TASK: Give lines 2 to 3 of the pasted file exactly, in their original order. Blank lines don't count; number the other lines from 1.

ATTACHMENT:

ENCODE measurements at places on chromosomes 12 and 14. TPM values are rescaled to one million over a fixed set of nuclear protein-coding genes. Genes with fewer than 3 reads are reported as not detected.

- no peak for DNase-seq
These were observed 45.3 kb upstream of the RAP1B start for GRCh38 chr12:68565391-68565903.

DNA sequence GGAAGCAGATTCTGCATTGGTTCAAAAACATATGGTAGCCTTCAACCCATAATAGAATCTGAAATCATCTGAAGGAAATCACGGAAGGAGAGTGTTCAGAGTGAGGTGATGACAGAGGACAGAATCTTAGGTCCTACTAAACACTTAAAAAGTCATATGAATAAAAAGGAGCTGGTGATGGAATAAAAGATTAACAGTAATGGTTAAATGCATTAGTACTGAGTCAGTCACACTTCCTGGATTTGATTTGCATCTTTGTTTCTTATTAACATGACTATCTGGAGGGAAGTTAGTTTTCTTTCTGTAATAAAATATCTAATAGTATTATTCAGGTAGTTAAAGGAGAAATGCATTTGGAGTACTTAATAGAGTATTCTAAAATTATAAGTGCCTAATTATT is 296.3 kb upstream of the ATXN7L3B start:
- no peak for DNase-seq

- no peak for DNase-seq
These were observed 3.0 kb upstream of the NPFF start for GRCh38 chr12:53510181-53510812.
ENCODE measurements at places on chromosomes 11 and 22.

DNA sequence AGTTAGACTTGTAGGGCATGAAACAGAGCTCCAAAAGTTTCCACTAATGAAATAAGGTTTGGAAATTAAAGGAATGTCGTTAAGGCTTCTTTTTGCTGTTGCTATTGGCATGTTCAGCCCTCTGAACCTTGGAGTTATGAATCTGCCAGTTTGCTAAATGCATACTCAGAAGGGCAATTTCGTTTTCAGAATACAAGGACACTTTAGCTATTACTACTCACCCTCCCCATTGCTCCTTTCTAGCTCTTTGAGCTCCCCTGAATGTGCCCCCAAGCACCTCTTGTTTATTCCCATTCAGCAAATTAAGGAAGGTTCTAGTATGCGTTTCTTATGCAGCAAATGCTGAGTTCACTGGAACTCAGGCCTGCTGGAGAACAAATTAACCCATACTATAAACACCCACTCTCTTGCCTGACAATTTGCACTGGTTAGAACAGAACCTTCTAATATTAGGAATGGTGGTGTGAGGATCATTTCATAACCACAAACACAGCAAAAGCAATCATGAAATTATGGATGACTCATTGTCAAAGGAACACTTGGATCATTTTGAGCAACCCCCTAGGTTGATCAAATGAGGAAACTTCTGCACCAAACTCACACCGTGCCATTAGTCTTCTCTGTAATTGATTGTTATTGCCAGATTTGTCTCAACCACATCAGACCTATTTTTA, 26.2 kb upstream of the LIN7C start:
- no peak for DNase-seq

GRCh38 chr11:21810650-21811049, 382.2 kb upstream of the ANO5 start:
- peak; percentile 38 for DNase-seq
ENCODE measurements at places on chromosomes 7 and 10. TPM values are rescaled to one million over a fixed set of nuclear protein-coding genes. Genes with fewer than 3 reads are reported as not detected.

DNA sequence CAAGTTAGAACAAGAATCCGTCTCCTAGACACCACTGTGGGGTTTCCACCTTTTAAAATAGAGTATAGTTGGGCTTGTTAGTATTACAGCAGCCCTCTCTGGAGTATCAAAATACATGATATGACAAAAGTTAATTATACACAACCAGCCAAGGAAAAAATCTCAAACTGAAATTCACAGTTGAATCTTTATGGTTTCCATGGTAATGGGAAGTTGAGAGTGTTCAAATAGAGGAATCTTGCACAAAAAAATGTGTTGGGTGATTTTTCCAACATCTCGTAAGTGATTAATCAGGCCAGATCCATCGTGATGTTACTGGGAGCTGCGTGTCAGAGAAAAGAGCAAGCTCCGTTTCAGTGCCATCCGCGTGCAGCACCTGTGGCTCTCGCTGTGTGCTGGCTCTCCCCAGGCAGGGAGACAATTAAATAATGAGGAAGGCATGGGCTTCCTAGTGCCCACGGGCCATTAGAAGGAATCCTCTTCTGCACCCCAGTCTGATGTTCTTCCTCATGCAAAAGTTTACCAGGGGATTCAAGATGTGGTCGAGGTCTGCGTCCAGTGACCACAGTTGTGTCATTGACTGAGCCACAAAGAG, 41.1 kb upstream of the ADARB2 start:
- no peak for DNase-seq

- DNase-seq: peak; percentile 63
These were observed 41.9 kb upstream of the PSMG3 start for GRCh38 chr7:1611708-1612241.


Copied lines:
- no peak for DNase-seq
These were observed 45.3 kb upstream of the RAP1B start for GRCh38 chr12:68565391-68565903.